The charities integrating asylum-seekers into the workplace

  1. The social enterprises aim to counter the paradoxes of official asylum-seekers policy
  2. Hundreds of asylum-seekers have been placed into work

In the summer of 2015, Alauddin Alakhel left Pakistan, where he had lived since he was a child, trekking westward for hundreds of miles across Iran and Turkey. Eventually, he made it to France.

When the 18-year-old Afghan first arrived in Paris, he had few local bearings. For three months, he slept rough in a park near Gare de l’Est, a train station in gritty northern Paris. Conditions were “very harsh,” he recalls, but nonetheless better than what he had experienced on previous legs of his journey – beatings by Iranian prison guards; skirmishes with Hungarian police on the Serbian border.

Eventually, French authorities found Alakhel a room. It was a disorienting time, he told WikiTribune. He barely spoke any French and no language school would take someone without official immigration papers. Asylum seekers aren’t legally allowed to work, so he scraped by on a meagre government allowance. He drifted, going to the mosque and cooking a rice dish called biryani with other Afghans in his apartment to pass the time. He said it was better than sleeping on a bench, but hardly a fulfilling life.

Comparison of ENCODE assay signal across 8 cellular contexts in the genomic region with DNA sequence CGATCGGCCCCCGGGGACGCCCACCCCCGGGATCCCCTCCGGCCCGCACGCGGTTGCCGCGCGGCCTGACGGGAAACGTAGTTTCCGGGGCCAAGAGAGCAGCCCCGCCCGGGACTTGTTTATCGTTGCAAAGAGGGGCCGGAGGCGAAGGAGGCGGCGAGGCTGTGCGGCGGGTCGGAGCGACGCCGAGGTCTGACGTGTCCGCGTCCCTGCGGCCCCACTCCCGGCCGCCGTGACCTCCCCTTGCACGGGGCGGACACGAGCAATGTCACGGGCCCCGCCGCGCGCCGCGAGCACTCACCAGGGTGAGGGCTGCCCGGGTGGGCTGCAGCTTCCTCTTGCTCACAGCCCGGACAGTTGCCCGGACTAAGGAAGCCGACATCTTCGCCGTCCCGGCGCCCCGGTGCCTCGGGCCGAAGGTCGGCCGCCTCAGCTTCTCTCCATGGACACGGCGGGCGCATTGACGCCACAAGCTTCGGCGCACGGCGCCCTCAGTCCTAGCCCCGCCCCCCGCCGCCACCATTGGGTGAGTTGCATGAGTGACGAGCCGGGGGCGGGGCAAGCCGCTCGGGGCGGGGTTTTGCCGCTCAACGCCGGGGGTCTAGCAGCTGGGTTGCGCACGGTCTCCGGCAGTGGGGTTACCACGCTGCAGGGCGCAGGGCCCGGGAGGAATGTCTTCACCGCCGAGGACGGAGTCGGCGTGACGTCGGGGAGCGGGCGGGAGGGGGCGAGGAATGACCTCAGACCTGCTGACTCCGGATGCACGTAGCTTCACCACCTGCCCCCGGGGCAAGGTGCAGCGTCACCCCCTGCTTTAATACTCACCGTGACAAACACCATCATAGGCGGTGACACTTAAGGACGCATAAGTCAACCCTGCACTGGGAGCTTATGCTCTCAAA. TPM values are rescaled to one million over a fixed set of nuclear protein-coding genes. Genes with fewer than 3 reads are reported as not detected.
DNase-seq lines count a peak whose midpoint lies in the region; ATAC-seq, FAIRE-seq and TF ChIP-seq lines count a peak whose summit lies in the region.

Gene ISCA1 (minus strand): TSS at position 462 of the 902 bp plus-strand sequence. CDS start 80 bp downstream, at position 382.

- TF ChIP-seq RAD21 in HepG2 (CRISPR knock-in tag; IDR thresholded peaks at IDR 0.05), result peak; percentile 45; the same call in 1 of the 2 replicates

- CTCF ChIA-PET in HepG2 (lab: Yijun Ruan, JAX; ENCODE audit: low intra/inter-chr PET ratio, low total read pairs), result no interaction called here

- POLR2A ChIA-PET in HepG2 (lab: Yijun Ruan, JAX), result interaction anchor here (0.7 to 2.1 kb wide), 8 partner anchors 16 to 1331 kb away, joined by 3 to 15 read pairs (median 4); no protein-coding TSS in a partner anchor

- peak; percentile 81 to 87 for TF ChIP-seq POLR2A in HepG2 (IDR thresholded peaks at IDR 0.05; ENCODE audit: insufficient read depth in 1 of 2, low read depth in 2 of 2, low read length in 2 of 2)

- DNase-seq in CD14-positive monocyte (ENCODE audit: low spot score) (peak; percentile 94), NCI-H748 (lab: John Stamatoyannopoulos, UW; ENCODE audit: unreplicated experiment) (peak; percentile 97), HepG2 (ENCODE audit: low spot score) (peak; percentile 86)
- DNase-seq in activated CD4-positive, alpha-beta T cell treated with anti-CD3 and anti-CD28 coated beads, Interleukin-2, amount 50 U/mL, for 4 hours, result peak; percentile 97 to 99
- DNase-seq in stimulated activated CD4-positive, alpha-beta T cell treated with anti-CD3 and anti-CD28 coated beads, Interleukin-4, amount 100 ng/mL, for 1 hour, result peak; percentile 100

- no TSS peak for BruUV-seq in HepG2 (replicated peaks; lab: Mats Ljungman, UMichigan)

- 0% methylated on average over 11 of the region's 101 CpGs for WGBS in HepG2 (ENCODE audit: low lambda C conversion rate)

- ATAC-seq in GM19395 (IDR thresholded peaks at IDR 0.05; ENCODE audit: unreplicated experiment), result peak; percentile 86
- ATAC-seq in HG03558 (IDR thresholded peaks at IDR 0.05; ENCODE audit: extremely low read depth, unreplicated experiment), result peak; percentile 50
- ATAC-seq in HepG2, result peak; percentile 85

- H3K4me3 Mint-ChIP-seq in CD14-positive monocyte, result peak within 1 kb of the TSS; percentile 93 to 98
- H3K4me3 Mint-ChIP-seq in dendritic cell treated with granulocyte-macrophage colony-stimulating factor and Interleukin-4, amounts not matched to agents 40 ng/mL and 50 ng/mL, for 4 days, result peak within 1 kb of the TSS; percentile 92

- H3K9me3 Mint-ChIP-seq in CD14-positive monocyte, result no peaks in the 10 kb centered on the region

However, over the past year, Alakhel has transformed. Today, he speaks fluent, if halting French. He talks confidently of his plans to go to school and pass his French high school baccalaureate. He is one of hundreds of people who have taken a course offered by Wintegreat, one of a growing number of charities trying to help integrate asylum seekers into a new life.